In recent years, debates and discussions about housing, and in particular the vital role our homes play in our health and wellbeing, have made a welcome move up the policy agenda in Wales.
There is a strong and growing body of evidence that clearly demonstrates the positive impact that housing can have on the lives of older people. Well-designed, well-located and high quality housing not only helps to ensure that older people can remain connected to their communities, but also helps to support people’s independence and mobility, essential to prevent issues such as falls and cold home-related illnesses, and thus reducing the need for home care support and the level of unnecessary admissions into hospitals or care homes.
In contrast, inappropriate housing can lead to social isolation, falls, illnesses, fuel poverty and preventable winter deaths.
Many of these issues can often be addressed with timely home adaptations, but many older people have told me that the waiting times or costs for adaptations can be prohibitive, and that information and advice, which provides much-needed support, is often difficult to access or simply not available. Similarly, many older people who are proactively looking to move home encounter a severe lack of choice or availability of appropriate and/or adaptable accommodation within their communities.
This means that many older people are ‘getting by’ in unsuitable housing and may be forced to live somewhere that they would not have chosen, or even considered, should a crisis occur that means they have to move home.
In addition to ensuring that housing stock itself meets the needs of older people, it is also essential that there is a broader focus on ensuring that communities are age-friendly, which is a key priority of Ageing Well in Wales, the national partnership programme to help to improve the health and wellbeing of older people, which I Chair and is hosted by my office.
The second phase of Ageing Well in Wales, which began in October last year, has an increased emphasis on age-friendly planning and housing, with work underway to explore how the local Ageing Well plans developed by Welsh Local Authorities will be used alongside Local Development Plans to ensure that the role of housing in delivering age-friendly and dementia-supportive communities is not overlooked.
It is also essential that the protection and development of community services (e.g. public transport, libraries, and community centres) and the built environment (e.g. public seating and toilets, well-maintained and lit pavements) goes hand in hand with the development and improvement of housing. Older people’s health, wellbeing and independence will not be improved if housing is appropriate and accessible, but they are unable to leave their homes or engage with their communities.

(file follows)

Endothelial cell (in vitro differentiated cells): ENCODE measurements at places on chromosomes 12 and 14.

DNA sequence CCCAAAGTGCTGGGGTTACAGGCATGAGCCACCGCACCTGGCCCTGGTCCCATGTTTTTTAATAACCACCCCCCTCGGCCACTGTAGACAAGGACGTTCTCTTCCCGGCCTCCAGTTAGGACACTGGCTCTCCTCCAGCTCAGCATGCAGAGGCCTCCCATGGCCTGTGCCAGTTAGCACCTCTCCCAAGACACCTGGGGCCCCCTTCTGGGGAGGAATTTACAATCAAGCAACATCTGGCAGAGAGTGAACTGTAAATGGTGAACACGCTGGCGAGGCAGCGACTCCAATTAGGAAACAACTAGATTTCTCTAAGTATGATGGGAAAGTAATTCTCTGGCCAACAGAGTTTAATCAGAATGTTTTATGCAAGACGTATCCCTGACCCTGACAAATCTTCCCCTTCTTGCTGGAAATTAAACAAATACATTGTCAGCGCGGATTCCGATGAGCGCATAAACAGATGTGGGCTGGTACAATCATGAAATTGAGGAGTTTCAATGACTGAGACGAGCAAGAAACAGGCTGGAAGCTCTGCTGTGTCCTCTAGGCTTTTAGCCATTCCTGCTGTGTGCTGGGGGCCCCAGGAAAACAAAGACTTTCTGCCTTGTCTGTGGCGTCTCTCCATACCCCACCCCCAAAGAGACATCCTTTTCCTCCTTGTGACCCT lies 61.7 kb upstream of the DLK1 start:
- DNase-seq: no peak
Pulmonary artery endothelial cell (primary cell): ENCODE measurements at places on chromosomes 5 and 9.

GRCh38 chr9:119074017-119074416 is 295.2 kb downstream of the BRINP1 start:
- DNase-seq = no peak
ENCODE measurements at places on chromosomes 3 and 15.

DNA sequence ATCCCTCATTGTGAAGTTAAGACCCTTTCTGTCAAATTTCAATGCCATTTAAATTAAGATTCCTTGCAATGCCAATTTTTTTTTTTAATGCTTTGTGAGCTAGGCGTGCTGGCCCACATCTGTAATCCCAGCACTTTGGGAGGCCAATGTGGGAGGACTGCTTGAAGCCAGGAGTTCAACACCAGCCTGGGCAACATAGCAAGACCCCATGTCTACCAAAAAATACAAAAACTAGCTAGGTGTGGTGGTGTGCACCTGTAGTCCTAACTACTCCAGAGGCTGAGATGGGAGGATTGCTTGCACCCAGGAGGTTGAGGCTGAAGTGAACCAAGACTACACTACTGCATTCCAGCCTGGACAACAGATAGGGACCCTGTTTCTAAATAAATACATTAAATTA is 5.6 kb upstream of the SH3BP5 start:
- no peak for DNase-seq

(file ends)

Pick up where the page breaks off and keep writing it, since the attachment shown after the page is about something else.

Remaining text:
Recent legislation also has a key role to play and must work alongside existing frameworks to better understand and act upon the housing needs and aspirations of older people. For example, Local Wellbeing Plans (which will be produced as a result of the Wellbeing of Future Generations (Wales) Act), population needs assessments (introduced under the Social Services and Wellbeing (Wales) Act) and the pre-existing local housing market assessment should be brought together to improve knowledge and understanding around current housing and social care needs, and assess what these needs are likely to be in the future. This approach will help to ensure that action is taken that leads to the development of attractive, appropriate homes that older people want to live in that support their wellbeing, independence and ability to contribute to their local economies and communities.
As Commissioner, I have been clear that the importance of housing cannot be overestimated. Housing must continue to be a national priority for Wales and should be considered just as important as health and social care, two areas that have traditionally received far greater attention and focus when considering the quality of life of older people.
That is why I was pleased when the ‘Expert Group on Housing an Ageing Population’ was convened by the Welsh Government in 2015 to advise on practical steps that can be taken to ensure that housing remains high on the policy agenda in Wales. The group’s report, ‘Our Housing AGEnda: meeting the housing aspirations of older people’, which is available here (opens new window), will help to ensure that we get housing right for older people, which is vital to ensure that Wales can deliver upon its ambition to make Wales a great place to grow older.
Published on Tuesday, 7 March 2017 by the Housing LIN